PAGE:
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CHAP. VI.                        WEEPING.                                155

ysms of violent crying or blubbering, in the midst of
their incoherent ravings. "We must not, however, lay too
much stress on the copious shedding of tears by the in-
sane, as being due to the lack of all restraint; for cer-
tain brain-diseases, as hemiplcgia, brain-wasting, and
senile decay, have a special tendency to induce weep-
ing. Weeping is common in the insane, even after a
complete state of fatuity has been reached and the power
of speech lost. Persons born idiotic likewise weep;9
but it is said that this is not the case with cretins.

Weeping seems to be the primary and natural expres-
sion, as we see in children, of suffering of any kind,
whether bodily pain short of extreme agony, or mental
distress. But the foregoing facts and common experi-
ence show us that a frequently repeated effort to restrain
weeping, in association with certain states of the mind,
does much in checking the habit. On the other hand,
it appears that the power of weeping can bo increased
through habit; thus the Rev. R. Taylor,10 who long re-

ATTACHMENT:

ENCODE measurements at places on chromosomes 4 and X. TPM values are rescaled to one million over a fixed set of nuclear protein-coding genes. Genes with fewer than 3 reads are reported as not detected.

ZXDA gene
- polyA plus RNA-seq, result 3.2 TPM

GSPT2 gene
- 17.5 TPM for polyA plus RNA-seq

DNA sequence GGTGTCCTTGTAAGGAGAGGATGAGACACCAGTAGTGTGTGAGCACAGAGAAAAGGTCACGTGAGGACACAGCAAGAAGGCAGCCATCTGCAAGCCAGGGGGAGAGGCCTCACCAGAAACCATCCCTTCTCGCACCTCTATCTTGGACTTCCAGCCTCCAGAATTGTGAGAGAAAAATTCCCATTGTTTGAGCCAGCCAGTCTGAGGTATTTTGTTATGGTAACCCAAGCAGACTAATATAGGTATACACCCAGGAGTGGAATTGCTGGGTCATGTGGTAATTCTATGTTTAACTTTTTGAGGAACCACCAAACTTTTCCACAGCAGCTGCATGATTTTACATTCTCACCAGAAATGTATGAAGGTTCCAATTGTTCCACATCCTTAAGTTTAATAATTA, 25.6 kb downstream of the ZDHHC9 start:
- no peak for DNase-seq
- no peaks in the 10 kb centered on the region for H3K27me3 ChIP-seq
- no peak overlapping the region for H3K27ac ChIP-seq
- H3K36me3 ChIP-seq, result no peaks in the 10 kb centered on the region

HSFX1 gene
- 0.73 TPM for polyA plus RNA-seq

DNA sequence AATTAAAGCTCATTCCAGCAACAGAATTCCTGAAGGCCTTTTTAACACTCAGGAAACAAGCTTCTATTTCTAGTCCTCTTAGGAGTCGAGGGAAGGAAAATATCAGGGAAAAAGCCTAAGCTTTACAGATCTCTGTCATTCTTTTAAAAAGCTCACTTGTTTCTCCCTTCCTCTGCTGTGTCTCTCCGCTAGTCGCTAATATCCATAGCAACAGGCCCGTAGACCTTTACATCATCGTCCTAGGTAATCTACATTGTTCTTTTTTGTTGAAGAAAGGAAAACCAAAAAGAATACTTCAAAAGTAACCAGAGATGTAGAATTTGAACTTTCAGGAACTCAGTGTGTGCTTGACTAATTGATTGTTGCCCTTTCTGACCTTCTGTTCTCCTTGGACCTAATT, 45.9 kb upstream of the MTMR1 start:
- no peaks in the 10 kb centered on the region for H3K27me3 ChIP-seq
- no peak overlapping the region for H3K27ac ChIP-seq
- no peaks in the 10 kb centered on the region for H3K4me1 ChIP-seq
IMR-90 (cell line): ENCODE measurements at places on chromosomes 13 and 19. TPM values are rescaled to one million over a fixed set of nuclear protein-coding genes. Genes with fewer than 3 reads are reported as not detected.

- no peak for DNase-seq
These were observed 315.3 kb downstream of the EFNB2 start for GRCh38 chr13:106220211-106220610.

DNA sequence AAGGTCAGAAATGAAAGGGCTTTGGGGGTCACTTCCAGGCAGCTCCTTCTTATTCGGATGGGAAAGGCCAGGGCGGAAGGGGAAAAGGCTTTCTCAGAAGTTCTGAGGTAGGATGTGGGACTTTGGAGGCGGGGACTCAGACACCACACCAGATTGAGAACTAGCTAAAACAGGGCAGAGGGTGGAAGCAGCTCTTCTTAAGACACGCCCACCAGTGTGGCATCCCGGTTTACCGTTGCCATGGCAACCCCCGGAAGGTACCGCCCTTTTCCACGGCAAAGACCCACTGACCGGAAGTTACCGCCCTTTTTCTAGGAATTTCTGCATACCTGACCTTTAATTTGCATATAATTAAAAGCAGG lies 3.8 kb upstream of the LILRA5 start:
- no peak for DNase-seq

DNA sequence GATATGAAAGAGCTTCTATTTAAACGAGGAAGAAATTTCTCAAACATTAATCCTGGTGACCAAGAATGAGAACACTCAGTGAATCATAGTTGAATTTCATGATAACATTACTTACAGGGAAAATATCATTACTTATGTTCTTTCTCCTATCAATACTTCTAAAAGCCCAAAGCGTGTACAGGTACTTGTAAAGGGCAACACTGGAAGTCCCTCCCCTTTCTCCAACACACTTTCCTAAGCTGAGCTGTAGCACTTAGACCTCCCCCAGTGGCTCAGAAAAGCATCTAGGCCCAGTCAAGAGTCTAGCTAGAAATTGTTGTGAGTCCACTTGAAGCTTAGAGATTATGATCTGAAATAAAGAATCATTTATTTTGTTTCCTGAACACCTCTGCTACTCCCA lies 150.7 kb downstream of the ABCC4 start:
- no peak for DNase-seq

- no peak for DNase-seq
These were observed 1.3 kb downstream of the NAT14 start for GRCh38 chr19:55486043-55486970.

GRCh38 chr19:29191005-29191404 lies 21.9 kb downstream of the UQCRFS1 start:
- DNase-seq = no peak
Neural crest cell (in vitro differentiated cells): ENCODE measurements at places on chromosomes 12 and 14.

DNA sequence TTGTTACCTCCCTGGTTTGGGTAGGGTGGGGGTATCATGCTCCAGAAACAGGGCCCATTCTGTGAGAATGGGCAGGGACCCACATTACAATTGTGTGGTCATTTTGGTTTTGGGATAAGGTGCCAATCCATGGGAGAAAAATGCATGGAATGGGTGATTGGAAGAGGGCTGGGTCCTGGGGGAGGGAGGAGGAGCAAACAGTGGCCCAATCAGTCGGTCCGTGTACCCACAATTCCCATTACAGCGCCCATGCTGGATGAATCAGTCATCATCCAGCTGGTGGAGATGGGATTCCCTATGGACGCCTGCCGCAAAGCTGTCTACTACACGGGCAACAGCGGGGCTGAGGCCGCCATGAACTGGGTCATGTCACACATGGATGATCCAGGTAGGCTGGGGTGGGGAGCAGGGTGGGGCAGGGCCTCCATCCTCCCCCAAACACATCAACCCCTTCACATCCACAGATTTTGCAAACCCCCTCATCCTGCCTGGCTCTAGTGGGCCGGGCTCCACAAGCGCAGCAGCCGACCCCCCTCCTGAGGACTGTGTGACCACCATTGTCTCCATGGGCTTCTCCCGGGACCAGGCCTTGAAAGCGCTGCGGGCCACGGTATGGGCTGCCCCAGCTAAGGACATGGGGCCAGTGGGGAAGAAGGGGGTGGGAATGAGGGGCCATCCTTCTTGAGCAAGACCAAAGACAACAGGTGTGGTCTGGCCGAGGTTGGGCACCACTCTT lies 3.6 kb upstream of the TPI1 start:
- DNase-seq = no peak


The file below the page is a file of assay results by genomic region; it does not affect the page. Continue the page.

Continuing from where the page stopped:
sided in New Zealand, asserts that the women can volun-
tarily shed tears in abundance; they meet for-this pur-
pose to mourn for the dead, and they take pride in cry-
ing " in the most affecting manner."

A single effort of repression brought to bear on the
lacrymal glands does little, and indeed seems often to
lead to an opposite result. An old and experienced phy-
sician told me that he had always found that the only
means to check the occasional bitter weeping of ladies
who consulted him, and who themselves wished to de-
sist, was earnestly to beg them not to try, and to assure

8 See, for instance, Mr. Marshall's account of an idiot
in Philosoph. Transact. 1864, p. 526. With respect to
cretins, see Dr. Piderit, ' Mimik und Physiognomik,' 1867,
s. 61.

10 ' New Zealand and its Inhabitants,' 1855, p. 173,